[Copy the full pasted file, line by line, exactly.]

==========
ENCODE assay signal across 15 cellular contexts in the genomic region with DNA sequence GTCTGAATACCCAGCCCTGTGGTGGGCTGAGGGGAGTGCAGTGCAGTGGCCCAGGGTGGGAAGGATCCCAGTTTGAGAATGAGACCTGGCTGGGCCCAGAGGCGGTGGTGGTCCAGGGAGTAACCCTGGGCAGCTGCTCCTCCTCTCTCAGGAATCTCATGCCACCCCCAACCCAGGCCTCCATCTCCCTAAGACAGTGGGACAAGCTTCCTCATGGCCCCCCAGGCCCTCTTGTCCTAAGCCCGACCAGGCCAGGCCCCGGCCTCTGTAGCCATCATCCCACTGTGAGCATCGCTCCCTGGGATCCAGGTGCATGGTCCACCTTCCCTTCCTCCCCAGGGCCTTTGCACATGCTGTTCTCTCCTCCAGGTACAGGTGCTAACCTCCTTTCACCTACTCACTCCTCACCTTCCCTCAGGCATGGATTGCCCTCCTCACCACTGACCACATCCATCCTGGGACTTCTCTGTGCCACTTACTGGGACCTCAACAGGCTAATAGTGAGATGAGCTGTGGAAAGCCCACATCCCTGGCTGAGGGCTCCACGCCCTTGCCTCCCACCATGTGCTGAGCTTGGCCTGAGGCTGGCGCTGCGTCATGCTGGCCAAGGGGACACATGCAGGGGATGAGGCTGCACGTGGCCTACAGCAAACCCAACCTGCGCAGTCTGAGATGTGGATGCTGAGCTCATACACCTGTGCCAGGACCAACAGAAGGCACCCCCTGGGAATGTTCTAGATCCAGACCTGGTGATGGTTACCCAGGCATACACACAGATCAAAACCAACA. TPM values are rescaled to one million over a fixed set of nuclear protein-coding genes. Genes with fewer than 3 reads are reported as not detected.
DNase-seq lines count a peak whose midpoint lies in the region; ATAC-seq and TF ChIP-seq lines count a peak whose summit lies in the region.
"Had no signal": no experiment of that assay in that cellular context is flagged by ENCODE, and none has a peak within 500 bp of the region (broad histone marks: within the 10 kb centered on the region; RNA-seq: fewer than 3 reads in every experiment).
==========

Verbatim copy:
ENCODE assay signal across 15 cellular contexts in the genomic region with DNA sequence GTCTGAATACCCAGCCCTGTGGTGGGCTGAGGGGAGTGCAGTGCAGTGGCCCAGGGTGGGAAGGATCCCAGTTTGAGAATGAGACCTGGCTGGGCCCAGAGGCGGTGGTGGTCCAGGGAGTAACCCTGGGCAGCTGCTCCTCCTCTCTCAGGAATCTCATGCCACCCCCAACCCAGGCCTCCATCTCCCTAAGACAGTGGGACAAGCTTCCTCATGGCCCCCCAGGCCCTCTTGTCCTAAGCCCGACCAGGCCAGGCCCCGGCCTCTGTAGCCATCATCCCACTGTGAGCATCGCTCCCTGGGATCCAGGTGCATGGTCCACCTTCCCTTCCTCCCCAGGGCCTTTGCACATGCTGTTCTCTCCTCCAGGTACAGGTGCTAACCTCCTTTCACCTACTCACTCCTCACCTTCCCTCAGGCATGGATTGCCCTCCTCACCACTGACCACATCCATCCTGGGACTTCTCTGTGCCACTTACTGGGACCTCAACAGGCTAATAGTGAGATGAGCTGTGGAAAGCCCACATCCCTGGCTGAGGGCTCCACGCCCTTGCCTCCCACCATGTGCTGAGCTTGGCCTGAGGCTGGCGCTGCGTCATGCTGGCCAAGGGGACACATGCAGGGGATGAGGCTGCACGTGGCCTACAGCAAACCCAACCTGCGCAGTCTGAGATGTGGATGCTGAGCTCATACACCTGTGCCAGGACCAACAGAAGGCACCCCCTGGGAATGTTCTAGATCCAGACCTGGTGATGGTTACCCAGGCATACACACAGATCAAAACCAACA. TPM values are rescaled to one million over a fixed set of nuclear protein-coding genes. Genes with fewer than 3 reads are reported as not detected.
DNase-seq lines count a peak whose midpoint lies in the region; ATAC-seq and TF ChIP-seq lines count a peak whose summit lies in the region.
"Had no signal": no experiment of that assay in that cellular context is flagged by ENCODE, and none has a peak within 500 bp of the region (broad histone marks: within the 10 kb centered on the region; RNA-seq: fewer than 3 reads in every experiment).